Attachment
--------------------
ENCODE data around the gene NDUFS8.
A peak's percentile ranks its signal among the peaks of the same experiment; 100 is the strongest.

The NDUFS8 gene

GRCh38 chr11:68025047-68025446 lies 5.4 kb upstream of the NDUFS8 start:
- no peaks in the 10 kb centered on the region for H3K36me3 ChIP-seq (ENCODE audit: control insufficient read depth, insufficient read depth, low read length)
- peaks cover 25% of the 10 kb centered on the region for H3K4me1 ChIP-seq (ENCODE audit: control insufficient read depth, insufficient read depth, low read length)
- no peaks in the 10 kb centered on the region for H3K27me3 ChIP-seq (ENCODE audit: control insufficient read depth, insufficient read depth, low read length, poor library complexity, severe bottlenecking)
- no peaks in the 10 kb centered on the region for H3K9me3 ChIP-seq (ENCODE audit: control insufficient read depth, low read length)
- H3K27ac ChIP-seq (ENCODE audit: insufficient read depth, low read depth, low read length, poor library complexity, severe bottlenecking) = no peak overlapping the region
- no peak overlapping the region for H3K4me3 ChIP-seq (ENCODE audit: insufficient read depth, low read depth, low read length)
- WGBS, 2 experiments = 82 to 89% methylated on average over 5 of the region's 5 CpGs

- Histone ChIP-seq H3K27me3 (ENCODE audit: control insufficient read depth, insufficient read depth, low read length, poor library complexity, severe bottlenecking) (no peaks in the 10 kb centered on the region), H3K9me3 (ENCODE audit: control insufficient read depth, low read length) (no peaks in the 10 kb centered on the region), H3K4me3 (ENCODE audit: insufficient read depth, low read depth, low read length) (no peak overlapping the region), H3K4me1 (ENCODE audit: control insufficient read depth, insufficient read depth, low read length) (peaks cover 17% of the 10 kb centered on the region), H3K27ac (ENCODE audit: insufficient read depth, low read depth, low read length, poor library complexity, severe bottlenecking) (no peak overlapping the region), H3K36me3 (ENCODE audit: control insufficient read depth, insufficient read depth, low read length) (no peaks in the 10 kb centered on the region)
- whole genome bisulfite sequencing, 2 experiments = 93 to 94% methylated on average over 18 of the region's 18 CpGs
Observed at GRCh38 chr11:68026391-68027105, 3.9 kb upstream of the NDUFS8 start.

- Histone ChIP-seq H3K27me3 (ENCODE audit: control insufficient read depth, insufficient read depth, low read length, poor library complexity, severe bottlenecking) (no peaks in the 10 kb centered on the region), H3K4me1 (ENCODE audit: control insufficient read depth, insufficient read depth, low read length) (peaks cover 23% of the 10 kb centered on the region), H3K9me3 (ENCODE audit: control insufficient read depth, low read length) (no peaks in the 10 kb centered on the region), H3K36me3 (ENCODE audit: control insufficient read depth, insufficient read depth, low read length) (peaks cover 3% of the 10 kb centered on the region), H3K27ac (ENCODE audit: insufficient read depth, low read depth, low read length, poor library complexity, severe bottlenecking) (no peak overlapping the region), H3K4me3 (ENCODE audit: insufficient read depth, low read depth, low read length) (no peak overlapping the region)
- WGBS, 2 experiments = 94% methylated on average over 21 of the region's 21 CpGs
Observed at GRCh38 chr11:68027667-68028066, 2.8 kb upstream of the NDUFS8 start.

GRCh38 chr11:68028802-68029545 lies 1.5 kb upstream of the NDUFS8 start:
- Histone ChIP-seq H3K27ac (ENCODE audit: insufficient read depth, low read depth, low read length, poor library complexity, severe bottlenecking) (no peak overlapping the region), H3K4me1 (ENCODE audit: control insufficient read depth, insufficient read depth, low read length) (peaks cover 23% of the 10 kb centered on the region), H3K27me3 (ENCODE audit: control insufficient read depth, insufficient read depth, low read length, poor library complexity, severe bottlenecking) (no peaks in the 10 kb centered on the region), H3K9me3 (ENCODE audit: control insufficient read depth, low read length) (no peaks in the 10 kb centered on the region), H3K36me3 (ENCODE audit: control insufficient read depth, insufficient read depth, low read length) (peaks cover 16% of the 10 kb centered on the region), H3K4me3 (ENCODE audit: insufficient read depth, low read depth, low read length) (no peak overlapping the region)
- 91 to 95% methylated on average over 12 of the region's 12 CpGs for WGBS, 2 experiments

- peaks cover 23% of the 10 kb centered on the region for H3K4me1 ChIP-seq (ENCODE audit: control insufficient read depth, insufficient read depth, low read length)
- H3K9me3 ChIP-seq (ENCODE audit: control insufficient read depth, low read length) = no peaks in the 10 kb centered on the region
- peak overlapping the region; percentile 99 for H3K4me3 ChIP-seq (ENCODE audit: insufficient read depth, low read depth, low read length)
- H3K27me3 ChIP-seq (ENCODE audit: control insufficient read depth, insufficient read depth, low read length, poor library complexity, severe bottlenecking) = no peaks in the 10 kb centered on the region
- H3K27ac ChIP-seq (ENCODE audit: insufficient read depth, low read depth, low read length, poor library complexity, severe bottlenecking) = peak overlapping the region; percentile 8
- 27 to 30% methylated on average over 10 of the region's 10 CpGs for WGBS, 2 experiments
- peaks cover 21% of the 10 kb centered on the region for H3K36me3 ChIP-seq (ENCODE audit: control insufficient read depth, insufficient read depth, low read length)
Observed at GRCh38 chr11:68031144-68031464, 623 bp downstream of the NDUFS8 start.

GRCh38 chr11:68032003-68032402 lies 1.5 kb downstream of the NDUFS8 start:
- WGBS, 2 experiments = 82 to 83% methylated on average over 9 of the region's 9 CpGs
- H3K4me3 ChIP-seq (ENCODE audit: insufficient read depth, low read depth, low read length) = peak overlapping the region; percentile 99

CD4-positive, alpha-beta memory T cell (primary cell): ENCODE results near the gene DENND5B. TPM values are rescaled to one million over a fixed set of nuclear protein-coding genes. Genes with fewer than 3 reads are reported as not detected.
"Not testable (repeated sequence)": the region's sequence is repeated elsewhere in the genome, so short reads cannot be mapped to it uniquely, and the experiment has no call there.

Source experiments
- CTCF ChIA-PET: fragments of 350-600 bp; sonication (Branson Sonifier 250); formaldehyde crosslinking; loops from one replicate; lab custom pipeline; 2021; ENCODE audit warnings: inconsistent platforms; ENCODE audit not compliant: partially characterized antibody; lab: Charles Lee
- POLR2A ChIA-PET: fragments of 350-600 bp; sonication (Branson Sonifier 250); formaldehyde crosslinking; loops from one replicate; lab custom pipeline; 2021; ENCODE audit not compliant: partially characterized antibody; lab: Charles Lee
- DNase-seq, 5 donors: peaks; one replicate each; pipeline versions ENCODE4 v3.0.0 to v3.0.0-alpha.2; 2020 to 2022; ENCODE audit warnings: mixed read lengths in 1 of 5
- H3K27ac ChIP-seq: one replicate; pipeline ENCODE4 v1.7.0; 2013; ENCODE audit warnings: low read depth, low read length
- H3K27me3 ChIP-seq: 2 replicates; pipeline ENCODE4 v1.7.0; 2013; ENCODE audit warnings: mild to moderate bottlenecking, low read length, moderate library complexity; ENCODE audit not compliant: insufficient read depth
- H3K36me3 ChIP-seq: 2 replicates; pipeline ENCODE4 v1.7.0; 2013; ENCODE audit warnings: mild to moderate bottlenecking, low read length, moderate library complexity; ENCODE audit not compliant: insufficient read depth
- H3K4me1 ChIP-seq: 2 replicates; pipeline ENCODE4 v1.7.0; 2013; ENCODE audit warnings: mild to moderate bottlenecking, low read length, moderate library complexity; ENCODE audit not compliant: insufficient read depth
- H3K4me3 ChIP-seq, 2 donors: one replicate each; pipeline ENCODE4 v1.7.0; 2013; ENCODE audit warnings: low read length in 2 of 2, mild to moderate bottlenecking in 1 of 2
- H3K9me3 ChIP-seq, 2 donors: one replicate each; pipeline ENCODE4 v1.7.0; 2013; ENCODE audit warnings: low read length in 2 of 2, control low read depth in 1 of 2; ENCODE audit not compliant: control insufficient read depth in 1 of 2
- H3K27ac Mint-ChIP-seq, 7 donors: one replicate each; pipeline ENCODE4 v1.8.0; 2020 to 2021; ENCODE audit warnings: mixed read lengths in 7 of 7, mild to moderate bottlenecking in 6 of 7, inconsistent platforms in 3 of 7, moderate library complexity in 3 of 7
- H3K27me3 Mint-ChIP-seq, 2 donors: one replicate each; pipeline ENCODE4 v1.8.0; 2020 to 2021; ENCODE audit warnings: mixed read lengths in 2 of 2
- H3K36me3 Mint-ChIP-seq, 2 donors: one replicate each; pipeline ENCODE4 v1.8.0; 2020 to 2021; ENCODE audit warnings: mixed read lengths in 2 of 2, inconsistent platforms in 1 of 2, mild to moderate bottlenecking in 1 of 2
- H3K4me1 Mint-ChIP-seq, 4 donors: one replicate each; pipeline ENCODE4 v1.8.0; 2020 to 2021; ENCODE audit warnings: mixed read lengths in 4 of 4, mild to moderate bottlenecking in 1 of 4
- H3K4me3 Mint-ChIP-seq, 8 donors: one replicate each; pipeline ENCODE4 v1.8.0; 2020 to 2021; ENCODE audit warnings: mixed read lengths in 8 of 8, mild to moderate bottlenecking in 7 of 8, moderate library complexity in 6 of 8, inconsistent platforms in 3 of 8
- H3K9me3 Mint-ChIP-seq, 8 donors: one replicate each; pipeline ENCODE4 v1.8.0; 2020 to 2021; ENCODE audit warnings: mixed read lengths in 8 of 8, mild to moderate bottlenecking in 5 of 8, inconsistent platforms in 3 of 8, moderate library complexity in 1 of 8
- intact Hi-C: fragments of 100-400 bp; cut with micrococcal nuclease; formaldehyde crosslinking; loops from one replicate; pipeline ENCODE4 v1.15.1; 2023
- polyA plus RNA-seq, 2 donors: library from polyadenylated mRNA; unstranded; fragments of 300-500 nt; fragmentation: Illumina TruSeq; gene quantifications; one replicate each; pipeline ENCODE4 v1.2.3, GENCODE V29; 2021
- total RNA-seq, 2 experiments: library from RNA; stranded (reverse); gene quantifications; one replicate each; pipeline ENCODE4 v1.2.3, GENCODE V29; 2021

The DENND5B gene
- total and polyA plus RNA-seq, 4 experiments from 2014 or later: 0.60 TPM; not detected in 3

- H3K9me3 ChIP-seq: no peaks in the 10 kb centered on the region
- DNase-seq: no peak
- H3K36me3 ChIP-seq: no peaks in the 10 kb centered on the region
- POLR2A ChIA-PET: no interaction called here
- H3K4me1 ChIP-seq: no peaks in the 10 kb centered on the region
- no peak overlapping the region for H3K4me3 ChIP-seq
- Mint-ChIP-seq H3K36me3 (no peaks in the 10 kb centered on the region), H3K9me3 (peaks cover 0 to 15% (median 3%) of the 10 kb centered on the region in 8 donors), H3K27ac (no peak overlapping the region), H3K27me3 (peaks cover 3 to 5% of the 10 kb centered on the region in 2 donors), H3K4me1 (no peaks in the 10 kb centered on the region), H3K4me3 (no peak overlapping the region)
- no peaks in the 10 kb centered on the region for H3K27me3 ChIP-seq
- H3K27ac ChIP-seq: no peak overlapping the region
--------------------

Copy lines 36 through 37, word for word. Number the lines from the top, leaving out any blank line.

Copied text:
- POLR2A ChIA-PET: fragments of 350-600 bp; sonication (Branson Sonifier 250); formaldehyde crosslinking; loops from one replicate; lab custom pipeline; 2021; ENCODE audit not compliant: partially characterized antibody; lab: Charles Lee
- DNase-seq, 5 donors: peaks; one replicate each; pipeline versions ENCODE4 v3.0.0 to v3.0.0-alpha.2; 2020 to 2022; ENCODE audit warnings: mixed read lengths in 1 of 5